Lewis McClendon BCMN
When you arrive at a new place, there is always a learning curve you have to endure. You don’t know for sure where to park, which door to go in, or where anything is. After you have been at a place for short while you begin to get a feel for the place. Every time a new missionary arrives at your church, they experience that learning curve. Some well thought out communication from you can shorten the learning curve for the missionary.
Missionaries appreciate any information about your missionary housing that you provide. It takes the guesswork out of planning their stay with you. If they know a washer and dryer are available, they can plan to use them during their stay. If not, they know they need to work in a trip to a laundromat. It would be helpful for missionaries if you put together an informational email that you send to them as soon as they are booked to stay in your missionary housing. That information would include, but not be limited to, the following items:
1. Where should they park? A property map showing where to park and which door to enter to find the office is appreciated.
2. How many rooms, beds, cribs, or air mattress are in the apartment or house? Is there a washer and dryer? Is there a refrigerator, microwave, stove, or dishes?
3. How do they get the key, especially if the missionary will not arrive during office hours? One of the best ways to provide a key is to put a key in a lock box, which is opened by a combination, on a wall near the door they will go in or hanging from a doorknob. Just be sure to send them the combination to the key box.
4. How should the family dress for services and activities? At some churches, a tie is appropriate, and at other churches, missionaries have been requested to remove their tie.
1. Provide a written church schedule for the dates the missionary will be staying in your mission housing. Missionaries appreciate knowing about a 6 am men’s breakfast and Bible Study or a teen all night event in the gym. In the schedule you give them also let them know what activities they can attend or are expected to attend. Missionaries have missed an event that the pastor assumed they would attend, and missionaries have shown up at an event where they were not expected or, in some cases, not wanted.
2. Provide a written information sheet that informs them about everything they need to know about your mission housing.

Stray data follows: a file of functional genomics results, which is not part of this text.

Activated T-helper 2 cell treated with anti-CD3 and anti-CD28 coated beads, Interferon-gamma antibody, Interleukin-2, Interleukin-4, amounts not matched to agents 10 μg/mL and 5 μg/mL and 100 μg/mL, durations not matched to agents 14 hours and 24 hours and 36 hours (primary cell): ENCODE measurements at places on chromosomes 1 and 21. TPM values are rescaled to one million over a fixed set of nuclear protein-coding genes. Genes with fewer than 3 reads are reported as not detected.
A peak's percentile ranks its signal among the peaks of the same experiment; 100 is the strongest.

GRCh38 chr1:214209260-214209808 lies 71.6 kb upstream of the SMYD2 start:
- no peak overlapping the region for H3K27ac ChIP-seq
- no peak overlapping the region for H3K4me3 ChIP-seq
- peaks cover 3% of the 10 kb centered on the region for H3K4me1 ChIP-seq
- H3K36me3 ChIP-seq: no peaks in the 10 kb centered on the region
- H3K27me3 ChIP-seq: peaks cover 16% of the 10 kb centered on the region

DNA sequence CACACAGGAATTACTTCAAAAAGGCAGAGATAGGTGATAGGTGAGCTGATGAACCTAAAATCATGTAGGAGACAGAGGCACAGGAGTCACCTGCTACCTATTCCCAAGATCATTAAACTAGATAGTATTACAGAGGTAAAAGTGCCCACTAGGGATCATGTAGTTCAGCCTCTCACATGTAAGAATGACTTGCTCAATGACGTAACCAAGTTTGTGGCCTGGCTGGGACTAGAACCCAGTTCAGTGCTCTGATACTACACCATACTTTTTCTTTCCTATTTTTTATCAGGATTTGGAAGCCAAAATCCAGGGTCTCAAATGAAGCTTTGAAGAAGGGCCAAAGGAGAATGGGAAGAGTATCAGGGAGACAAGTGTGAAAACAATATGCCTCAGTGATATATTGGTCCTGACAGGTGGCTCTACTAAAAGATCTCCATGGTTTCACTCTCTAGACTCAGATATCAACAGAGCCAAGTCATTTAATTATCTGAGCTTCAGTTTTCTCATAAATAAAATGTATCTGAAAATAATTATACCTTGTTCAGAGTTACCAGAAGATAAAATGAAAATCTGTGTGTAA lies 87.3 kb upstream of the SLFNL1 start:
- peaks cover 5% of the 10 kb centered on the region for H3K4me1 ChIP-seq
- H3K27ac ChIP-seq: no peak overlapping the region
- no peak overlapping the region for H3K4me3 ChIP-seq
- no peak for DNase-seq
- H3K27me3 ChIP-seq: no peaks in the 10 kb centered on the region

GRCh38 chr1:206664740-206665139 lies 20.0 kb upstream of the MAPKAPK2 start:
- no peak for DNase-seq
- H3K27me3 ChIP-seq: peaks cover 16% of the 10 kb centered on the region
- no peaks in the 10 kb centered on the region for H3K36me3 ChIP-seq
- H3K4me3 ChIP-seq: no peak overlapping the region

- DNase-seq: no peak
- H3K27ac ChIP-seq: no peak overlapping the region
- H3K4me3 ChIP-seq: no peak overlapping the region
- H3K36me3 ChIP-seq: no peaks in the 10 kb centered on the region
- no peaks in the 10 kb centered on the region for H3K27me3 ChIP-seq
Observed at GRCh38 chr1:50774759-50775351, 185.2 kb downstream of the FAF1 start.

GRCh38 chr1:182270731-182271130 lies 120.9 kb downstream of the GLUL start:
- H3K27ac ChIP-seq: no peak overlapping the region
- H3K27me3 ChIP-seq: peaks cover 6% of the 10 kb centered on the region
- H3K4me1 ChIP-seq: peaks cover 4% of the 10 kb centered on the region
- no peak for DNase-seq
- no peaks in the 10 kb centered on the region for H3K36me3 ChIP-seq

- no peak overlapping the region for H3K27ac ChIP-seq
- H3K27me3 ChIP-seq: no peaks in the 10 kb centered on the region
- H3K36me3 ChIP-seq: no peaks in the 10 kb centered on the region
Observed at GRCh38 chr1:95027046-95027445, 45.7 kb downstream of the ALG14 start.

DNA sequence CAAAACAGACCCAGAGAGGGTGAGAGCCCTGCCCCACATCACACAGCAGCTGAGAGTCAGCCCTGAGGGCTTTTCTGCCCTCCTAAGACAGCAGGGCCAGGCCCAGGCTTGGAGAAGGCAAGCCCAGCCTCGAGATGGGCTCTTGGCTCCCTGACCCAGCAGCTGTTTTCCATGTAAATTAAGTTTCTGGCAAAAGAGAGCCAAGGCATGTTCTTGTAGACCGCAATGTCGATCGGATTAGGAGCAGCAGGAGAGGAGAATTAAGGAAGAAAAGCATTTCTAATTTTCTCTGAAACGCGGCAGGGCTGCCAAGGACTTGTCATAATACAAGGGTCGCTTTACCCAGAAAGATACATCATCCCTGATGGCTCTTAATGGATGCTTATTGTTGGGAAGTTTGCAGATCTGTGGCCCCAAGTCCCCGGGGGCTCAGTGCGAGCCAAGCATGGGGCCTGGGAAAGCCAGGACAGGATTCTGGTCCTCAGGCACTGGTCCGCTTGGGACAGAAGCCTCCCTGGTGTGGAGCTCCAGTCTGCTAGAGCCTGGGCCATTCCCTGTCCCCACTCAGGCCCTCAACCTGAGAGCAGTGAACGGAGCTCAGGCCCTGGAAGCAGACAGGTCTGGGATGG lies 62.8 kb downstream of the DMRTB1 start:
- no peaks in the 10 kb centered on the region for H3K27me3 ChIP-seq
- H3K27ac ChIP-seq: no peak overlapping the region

● Up to date Wi-Fi instructions
● Who to call with a maintenance problems or suspicious circumstances that cannot wait for office hours. Provide the phone numbers of at least a primary and secondary person to call.
● Where the laundry is and when they can use it if the washer and dryer are not in the room.
● Where should they take the trash they want to take out of the room.
● Instructions for the TV, heater, air conditioner and any other electronic equipment in the room.
● The location of extra sheets, towels, wash cloths, cleaning supplies, etc. if not located in the room.
● The location of recommended stores, restaurants, parks, and places of interest in your area, and warnings about any unsafe places in your area.
Missionaries sometimes find themselves in a “you should have, you shouldn’t have” world. The expectations about how to leave the missionary housing run the gamut from “the church will do it all, just take your stuff and go” to “deep clean and recarpet.” Missionaries are happy to clean a room just like you want it cleaned if they know what you want and have access to the equipment and cleaning supplies they need. Take the mystery of what your expectations are by writing and posting your cleaning list in the room. Be very specific. In those instructions clearly state where unwashed laundry goes, where the trash goes, and where to leave the key. State if you want the carpets vacuumed, the floors swept and mopped, and if the bathtub should be cleaned. If you have volunteers who enjoy the ministry of cleaning the room to be a blessing to missionaries, let them know that as well. The key to less frustration in the cleaning of your mission housing can be reduced with clearly written, detailed and posted cleaning instructions.